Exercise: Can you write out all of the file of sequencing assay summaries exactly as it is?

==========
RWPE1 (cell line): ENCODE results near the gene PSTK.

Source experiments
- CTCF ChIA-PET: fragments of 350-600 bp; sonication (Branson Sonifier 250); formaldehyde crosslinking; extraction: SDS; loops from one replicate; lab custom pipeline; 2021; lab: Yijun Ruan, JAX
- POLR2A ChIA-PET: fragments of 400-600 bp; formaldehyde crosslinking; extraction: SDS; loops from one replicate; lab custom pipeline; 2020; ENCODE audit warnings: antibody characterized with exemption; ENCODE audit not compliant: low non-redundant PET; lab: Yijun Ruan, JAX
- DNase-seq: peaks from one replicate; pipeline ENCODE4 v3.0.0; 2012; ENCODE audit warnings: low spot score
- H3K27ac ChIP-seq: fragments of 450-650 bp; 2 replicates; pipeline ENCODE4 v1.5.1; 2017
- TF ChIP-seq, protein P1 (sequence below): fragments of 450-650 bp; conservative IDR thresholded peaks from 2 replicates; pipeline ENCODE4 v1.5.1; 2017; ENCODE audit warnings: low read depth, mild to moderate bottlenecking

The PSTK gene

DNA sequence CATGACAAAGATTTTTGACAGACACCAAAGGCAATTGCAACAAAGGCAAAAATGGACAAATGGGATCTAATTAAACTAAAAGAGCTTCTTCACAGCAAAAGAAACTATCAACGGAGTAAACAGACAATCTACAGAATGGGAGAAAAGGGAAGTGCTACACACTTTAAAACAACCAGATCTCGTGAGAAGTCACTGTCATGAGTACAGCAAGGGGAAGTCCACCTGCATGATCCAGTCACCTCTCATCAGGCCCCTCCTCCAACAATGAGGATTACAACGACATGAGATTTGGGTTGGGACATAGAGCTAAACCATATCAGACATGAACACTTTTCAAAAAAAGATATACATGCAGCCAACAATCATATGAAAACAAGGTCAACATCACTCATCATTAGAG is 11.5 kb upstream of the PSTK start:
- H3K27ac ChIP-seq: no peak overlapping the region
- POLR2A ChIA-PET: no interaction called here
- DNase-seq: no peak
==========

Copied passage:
RWPE1 (cell line): ENCODE results near the gene PSTK.

Source experiments
- CTCF ChIA-PET: fragments of 350-600 bp; sonication (Branson Sonifier 250); formaldehyde crosslinking; extraction: SDS; loops from one replicate; lab custom pipeline; 2021; lab: Yijun Ruan, JAX
- POLR2A ChIA-PET: fragments of 400-600 bp; formaldehyde crosslinking; extraction: SDS; loops from one replicate; lab custom pipeline; 2020; ENCODE audit warnings: antibody characterized with exemption; ENCODE audit not compliant: low non-redundant PET; lab: Yijun Ruan, JAX
- DNase-seq: peaks from one replicate; pipeline ENCODE4 v3.0.0; 2012; ENCODE audit warnings: low spot score
- H3K27ac ChIP-seq: fragments of 450-650 bp; 2 replicates; pipeline ENCODE4 v1.5.1; 2017
- TF ChIP-seq, protein P1 (sequence below): fragments of 450-650 bp; conservative IDR thresholded peaks from 2 replicates; pipeline ENCODE4 v1.5.1; 2017; ENCODE audit warnings: low read depth, mild to moderate bottlenecking

The PSTK gene

DNA sequence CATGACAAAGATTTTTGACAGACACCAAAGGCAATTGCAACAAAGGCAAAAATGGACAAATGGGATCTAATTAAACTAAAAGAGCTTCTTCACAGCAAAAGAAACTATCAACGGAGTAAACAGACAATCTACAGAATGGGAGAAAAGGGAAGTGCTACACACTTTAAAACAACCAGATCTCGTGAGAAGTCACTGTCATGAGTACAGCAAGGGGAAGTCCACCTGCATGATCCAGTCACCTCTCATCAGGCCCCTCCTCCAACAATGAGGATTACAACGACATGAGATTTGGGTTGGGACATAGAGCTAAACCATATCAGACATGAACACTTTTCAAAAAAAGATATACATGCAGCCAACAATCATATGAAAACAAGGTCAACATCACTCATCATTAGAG is 11.5 kb upstream of the PSTK start:
- H3K27ac ChIP-seq: no peak overlapping the region
- POLR2A ChIA-PET: no interaction called here
- DNase-seq: no peak